Erie’s campaign for community college hits another delay

State Board of Education rejected request to take final action on Thursday

  • Ed Mahon

Erie’s campaign to build a community college met disappointment Thursday morning after the state Board of Education voted against taking final action on Erie’s proposal.

By a vote of 8 to 6, board members delayed final action and instead approved a motion to hold an evidentiary meeting in Erie within the next six months.

“It’s a travesty, what just occurred,” said Kathy Dahlkemper, Erie County’s executive. “You know, this community has come together. We have proven all the points … to the levels we were supposed to reach in terms of the state law.”

She said the action shows “complete disregard for the Erie community, who has come down here en masse to support moving forward.”

State Rep. Curt Sonney, an Erie County Republican, is one of the state Board of Education members who voted in favor of a delay.

“There was clearly questions from the board, other board members. And I agreed that holding a public hearing would answer those questions,” Sonney said.

Sonney said he has concerns about the long-term costs of a community college in Erie County and whether the community college is sustainable in the long term. The plan calls for a combination of revenue from student tuition, the Erie Community Foundation, unrestricted gaming revenue and state funds.

Sonney said a better fit for Erie County would be a partnership with the Northern Pennsylvania Regional College, which describes itself as neither a traditional campus-based college nor an online college.

“I think that we could do more for the potential students in Erie County in a partnership than we can by providing a standalone institution,” said Sonney, who is chairman of the House Education Committee.

The Northern Pennsylvania Regional College offers classes in multiple locations that are “brought together via live interactive video technology,” according to its website. Erie Community college boosters say the region needs its own standalone institution to be on an equal footing with the state’s other high-population communities.

Ron DiNicola, an attorney and one of the backers of the effort, said the Northern Pennsylvania Regional College model works well in some parts of the state “but not in an industrial center like Erie with it’s mixed population of both rural and urban folks who are training for new jobs, single moms who are trying to get a certification.”

“They need the traditional instruction method, and they need a greater variety of courses and other opportunities,” DiNicola said after a meeting state Board of Education committee meeting last month.

State Board of Education members provided few details on how the upcoming hearing. DiNicola said he’s confident the community college supporters can answer any questions that board members have.

“I’m confident we’ll be able to address them effectively, and we’ll hopefully stay on course,” he said.

DiNicola said he and other community college supporters could be ready for a hearing tomorrow.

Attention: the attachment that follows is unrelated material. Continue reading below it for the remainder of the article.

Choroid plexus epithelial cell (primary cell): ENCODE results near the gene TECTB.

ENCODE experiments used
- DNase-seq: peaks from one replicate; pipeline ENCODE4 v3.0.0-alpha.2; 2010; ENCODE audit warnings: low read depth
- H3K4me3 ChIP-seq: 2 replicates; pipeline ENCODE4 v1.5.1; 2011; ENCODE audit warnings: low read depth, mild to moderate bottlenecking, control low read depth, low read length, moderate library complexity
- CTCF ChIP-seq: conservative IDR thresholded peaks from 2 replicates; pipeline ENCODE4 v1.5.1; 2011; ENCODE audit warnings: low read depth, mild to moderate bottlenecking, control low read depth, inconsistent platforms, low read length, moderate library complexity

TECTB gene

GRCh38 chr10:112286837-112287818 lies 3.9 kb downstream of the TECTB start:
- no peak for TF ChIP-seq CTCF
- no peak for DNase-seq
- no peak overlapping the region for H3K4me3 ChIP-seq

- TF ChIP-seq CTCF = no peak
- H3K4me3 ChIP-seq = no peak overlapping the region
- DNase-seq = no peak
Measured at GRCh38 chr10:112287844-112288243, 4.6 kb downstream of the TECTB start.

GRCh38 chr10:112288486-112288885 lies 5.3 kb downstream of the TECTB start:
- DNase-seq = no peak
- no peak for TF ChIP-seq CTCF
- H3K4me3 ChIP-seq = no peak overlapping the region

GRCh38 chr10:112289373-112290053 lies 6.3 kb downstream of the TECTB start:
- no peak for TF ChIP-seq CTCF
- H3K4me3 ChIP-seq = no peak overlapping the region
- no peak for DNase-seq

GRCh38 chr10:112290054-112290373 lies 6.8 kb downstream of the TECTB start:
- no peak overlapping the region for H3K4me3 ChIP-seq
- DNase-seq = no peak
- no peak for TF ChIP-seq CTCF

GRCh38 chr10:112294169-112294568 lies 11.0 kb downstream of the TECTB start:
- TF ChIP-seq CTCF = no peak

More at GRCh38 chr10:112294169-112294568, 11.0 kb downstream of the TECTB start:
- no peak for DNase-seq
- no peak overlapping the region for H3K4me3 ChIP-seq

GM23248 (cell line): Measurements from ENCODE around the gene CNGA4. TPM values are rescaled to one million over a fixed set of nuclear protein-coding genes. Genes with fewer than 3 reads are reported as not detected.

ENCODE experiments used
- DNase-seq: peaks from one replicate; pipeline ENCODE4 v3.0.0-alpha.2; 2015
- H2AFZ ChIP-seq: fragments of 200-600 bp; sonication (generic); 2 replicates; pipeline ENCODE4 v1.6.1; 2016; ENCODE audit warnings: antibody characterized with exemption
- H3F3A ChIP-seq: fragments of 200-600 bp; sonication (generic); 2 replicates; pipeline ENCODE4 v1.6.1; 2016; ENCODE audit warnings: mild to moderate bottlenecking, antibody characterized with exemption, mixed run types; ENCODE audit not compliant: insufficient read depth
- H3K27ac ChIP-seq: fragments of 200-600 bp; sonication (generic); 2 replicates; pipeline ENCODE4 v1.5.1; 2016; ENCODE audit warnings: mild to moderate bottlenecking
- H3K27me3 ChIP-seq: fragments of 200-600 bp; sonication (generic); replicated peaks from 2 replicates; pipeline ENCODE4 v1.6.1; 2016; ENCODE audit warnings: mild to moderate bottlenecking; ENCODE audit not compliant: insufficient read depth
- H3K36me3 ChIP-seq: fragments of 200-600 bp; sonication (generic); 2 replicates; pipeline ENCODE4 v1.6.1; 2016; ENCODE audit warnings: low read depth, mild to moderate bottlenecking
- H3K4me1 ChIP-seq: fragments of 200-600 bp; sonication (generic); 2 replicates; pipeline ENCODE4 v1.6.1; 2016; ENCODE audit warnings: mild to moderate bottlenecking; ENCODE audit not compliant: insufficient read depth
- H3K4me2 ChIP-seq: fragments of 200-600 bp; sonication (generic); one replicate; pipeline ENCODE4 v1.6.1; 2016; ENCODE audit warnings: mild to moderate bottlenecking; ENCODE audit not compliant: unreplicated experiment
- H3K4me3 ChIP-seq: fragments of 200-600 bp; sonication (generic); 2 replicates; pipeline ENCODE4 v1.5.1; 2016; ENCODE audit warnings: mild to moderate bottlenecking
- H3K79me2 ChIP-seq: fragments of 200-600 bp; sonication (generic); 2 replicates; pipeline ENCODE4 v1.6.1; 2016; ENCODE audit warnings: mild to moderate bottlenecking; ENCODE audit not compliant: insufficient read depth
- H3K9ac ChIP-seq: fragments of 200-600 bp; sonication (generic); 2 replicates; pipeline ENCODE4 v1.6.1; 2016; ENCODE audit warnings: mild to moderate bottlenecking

“There won’t be any delay on our part. We will be ready. …We’ve been ready,” DiNicola said.

Check back for updates on this story.

From earlier:

On Wednesday, a board committee declined to endorse Erie’s proposal, which would add the first community college to the statewide system since 1994.  Instead, the committee recommended that the full board schedule a hearing to gather additional information and question witnesses.

The decision disappointed Erie’s community college boosters, who noted that they submitted their application in 2017 and provided a lot of supporting information in the years since. They are encouraging the board to ignore the committee’s recommendation and instead approve the community college application today.

During this morning’s hearing, board member Nicole Carnicella of Centre County said the state and local money that would fund the community college could be better used by putting it directly into the hands of students so they can attend existing technical schools and higher education institutions in Erie. She also questioned the accuracy of information that community college boosters submitted in their application.

Ed Mahon / PA Post

State Board of Education Member Nicole Carnicella listens during a board meeting on Nov. 124, 2019.

Others expressed support for the community college. Board member Sandra Dungee Glenn, former leader of the now-defunct Philadelphia School Reform Commission, said there is clearly an unmet need in Erie. She said she doesn’t know what else could be gained from delaying a vote on the proposal to hear from more witnesses and experts.

Erie is Pennsylvania’s fourth most-populous city in Pennsylvania, and local officials repeatedly point out that theirs is the largest city of its size in the country without a community college. 

There are 14 community colleges in the state system, most of which were approved in the 1960s and early 1970s.

The 21-member state board is expected to vote on the proposal later this morning. There are currently three vacant board seats.

Even if the board approves Erie’s proposal, it’s not clear that state funding would be approved. A powerful Republican lawmaker, Senate President Pro Tempore Joe Scarnati, says the creation of an Erie community college would hurt the Northern Pennsylvania Regional College, an open admissions college that serves nine counties and describes itself as neither a traditional campus-based college nor an online college.

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